Program and Agenda



A coupled atmosphere--sea--ice--ocean model is used in an aqua-planet setting to examine the role of the basin geometry for salinification of the Atlantic Ocean. The geometry has two idealized northern basins and a circumpolar southern ocean. A suite of experiments is described in which the southward extents of the two (grid-point wide) ''continents'' have been varied. When the two basins have identical shapes, the coupled model can attain a symmetric climate state with northern deep water formation in both basins as well as asymmetric states, where the deep water formation occurs only in one of the basins. A difference in the southward extents of the land barriers affects the inter-basin gyre circulation and exchange of heat and salt. Remarkably, when the short ''African'' continent is located equatorward of the zero wind line in the southern hemisphere, the deep water formation becomes uniquely localized to the Atlantic-like basin with the long western boundary. In this case, a southern super-gyre forms and the Atlantic salinification is accomplished primarily by an Agulhas-like inter-basin salt transport. However, if ''Africa'' extends into the band of westerly winds, the direction of the wind-steered inter-basin salt transport tends to be reversed, inducing a preference for sinking in the Pacific-like basin. Thus, the asymmetry induced by the different southward extents of Africa and America by itself is presumably powerful enough to lock the northern sinking to the Atlantic Ocean.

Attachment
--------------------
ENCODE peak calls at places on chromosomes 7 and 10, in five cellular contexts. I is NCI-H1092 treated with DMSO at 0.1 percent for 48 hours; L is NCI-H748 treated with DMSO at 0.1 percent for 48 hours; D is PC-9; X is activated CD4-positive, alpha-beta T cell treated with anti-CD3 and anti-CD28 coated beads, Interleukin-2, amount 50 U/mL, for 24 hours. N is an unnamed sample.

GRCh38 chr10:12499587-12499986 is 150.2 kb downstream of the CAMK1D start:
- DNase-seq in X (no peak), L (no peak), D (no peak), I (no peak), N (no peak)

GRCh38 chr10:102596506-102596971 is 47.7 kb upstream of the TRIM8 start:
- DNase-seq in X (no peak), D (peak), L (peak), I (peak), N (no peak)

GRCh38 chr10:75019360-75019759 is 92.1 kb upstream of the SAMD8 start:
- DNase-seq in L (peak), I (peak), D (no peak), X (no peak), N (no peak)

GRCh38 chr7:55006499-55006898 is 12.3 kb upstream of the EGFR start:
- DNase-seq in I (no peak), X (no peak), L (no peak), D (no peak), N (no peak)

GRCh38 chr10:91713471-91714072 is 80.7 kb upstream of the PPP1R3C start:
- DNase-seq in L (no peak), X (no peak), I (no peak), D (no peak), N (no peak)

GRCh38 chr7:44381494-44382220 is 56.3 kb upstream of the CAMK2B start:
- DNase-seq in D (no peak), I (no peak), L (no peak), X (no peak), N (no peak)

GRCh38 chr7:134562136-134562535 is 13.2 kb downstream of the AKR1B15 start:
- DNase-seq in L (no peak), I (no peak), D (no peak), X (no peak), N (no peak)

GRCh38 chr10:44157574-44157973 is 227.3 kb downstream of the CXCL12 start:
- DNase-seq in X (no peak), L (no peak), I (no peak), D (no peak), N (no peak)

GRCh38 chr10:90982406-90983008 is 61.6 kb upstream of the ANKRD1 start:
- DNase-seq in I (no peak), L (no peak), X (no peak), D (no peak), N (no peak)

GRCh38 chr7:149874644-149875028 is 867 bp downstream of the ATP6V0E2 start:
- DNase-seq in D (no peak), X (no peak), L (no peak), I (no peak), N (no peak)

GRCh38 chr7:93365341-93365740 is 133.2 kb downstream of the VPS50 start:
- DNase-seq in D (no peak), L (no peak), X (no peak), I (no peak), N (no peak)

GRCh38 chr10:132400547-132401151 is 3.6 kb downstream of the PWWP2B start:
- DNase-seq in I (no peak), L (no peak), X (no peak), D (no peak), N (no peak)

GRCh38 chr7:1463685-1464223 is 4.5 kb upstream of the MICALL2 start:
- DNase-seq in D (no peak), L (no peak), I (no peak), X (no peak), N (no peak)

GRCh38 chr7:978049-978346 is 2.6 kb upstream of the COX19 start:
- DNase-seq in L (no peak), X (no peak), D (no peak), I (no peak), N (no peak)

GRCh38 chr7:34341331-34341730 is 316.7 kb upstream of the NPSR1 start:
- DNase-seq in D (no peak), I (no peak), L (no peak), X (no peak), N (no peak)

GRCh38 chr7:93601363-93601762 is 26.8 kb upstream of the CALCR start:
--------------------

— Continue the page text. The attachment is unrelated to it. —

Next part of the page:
Nilsson, J., Stockholm University, Sweden,

Langen, P. L., Danish Meteorological Institute, Denmark

Ferreira, D., MIT, USA

Marshall, J., USA


Oral presentation

Session #:137
Date: 2/28/2014
Time: 14:30
Location: 312

Presentation is given by student: No